By Bardy the Action Scribe

The only South African ever to stand on the final podium at the Absa Cape Epic, the world’s most prestigious mountain bike stage race, is Kevin Evans. And he badly wants to return.

In fact so great is Evans’ desire to stand on that podium again that he’s (purposely) lost 5 kilograms since the 2007 Cape Epic, has trimmed almost one kilogram off his Raleigh RM Team bicycle and has gained the confidence required to beat the world’s best mountain bikers.

He’s also gained a new teammate in current Commonwealth Games road racing silver medallist, David George, one of South Africa’s best ever road cyclists that’s turned his attention from the predictability of tar to the lottery of grit, gravel and, well, grime.

“David has had a huge influence on my preparation for this Epic and I can easily say that I have never been this prepared for this race,” said Evans. “My body is right. My equipment is right. And most importantly, my head is right.”

Evans, the current South African marathon mountain bike champion, admits that in the past, he’s been somewhat intimidated by the international riders that have come and dominated the Cape Epic. But that has changed this year.

“David and I have been training very scientifically and the figures don’t lie. We are in peak form and the figures show that we are able to be competitive against the best cyclists in the world,” explained Evans, who finished third in the 2005 Cape Epic with Austrian partner, Silvio Wieltschnig.

George, also a qualified Level 2 international cycling coach, is a graduate from the only school that matters in cycling – the Power-to-Weigh Ratio College. Cyclists like George live by their power-to-weight ratio figures, continually trying to improve them using hi-tech power measuring devices and following stringent eating plans, where every gram is weighed and every kilojoule of carbs, proteins and fats is noted.

“We did some tests last week and our power-to-weight ratio at present puts us into the top percentage of cyclists in the world. On our eight-minute tests, Kevin is on 6.3 and I am on 6.5 Watts per kilogram which is really confidence inspiring,” said George.

For comparison, at his Tour de France-winning peak, Lance Armstrong was at 6.8 Watts per kg, while the average Cape Epic participant will produce around 4 Watts per kg.

But power-to-weight ratio is only one element in a race that covers some of the most rugged terrain in the country over a distance of 950km in nine days with a total elevation of 18000 metres (more that twice the height of Mt Everest).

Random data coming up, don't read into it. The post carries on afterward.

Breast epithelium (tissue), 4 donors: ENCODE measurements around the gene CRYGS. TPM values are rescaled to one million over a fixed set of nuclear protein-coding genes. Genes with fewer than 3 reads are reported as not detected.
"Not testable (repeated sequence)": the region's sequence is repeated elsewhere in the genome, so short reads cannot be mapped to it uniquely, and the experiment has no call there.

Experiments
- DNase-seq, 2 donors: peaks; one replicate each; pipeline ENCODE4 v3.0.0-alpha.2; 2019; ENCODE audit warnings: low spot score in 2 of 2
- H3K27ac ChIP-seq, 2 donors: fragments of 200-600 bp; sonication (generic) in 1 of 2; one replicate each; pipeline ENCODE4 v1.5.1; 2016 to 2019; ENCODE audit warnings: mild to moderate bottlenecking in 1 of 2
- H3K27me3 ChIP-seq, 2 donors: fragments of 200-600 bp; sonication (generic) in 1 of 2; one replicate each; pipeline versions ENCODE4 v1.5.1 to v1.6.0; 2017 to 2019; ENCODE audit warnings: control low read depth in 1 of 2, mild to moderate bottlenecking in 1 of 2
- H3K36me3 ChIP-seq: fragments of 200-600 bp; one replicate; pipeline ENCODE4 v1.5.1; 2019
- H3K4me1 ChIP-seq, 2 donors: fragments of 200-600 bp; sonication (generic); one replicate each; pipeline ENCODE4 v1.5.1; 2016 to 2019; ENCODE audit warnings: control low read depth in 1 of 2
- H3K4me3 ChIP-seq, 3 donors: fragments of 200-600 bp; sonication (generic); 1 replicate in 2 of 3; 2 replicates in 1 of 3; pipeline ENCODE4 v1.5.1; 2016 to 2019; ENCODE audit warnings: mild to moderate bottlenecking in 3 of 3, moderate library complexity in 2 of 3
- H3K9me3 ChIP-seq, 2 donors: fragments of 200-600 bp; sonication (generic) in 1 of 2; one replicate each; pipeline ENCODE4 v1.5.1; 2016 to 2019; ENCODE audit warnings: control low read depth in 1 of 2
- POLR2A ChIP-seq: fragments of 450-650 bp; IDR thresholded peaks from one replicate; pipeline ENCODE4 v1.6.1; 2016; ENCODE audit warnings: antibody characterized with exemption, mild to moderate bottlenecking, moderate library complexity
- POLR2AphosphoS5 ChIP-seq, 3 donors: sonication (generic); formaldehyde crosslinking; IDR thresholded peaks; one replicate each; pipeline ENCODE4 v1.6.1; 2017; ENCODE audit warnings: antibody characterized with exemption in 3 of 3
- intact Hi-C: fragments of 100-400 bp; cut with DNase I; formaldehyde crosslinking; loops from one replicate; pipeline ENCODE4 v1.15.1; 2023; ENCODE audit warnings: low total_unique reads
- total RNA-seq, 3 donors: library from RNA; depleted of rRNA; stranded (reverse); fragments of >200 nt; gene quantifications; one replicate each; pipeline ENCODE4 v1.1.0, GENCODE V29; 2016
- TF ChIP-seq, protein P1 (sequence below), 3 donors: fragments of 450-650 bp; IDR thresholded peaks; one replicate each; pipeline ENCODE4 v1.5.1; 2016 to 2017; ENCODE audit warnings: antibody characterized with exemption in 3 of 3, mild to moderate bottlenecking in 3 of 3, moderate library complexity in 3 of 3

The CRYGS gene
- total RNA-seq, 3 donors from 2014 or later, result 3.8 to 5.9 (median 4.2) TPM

For George, a relative novice to mountain biking, his skill levels compared to those of Evans are a world away. As a result, George, with the support of his team’s bike sponsor, Raleigh, has sourced a 2009 prototype dual suspension bike. Dual suspension is more forgiving than the standard hardtail (front suspension only) bikes most of the top riders choose. But this comes at a weight cost.

“We’ve managed to get the bike down to 10.5kg, which compared to Kevin’s hardtail at 9.2kg is heavyish, but what I lose in weight, I undoubtedly have gained in handling. I’m a different beast on a dual suspension bike! I also think that a quality dual suspension bike is the best weapon for a race like the Epic as power loss is minimised by the rear suspension,” explained George.

George completed last year’s Cape Epic, but was listed as an unofficial finisher after his original partner fell ill after Stage 3 and was forced to withdraw. George then paired up with Swiss 2006 Epic champion Christoph Sauser, who’d also lost his partner on Stage 3 and the duo were seen riding comfortably among the leaders on most of the remaining stages, easing up in the final kilometres so as not to interfere with the official results.

By contrast, Evans has completed all four Epics so far and has the unique advantage of being the son of the race’s course designer, Leon Evans. Both deny there’s any detailed discussion of the route (most of which is relatively guarded information) at family gatherings. But even if Evans Snr was to tell Evans Jnr about every single challenge on the route, it’s still got to be ridden, at pace, against the best mountain bike racers in the world. And that’s what Kevin Evans has been preparing for since November 2007. Dreaming of a return to that coveted podium.

Team: MTN Energade 1
Nationality: South African
Date of birth: 6 June 1978
Born in: Johannesburg
Lives in: Plettenberg Bay
Career highlights
Mazda Drifter Series overall winner 2005, 2006, 2007
South African Elite marathon champion 2006, 2007
South African Elite cross-country champion 2006, 2007
3rd place Cape Epic 2005 with Silvio Wieltschnig
Absa Cape Epic record
2004: 4th with Geddan Ruddock
2005: 3rd with Silvio Wieltschnig
2006: 4th with Mannie Heymans
2007: 7th with Brandon Stewart

Team: MTN Energade 1
Date of birth: 23 February 1976
Born in: Cape Town
Lives in: Cape Town
Career highlights
Bronze medal Under-23 world championships (individual time trial) 1997
Olympic Games 1996, 2000
Bronze medal Commonwealth Games (individual time trial) 1998
Silver medal Commonwealth Games (road race) 2006
Winner MTN Giro del Capo 2002, 2003, 2004
Winner Tour de Langkawi 2006
Five-time winner South African individual time trial championships
South African road race champion 2003
Absa Cape Epic record
2007: Partner, Rupert Rheeder, DNF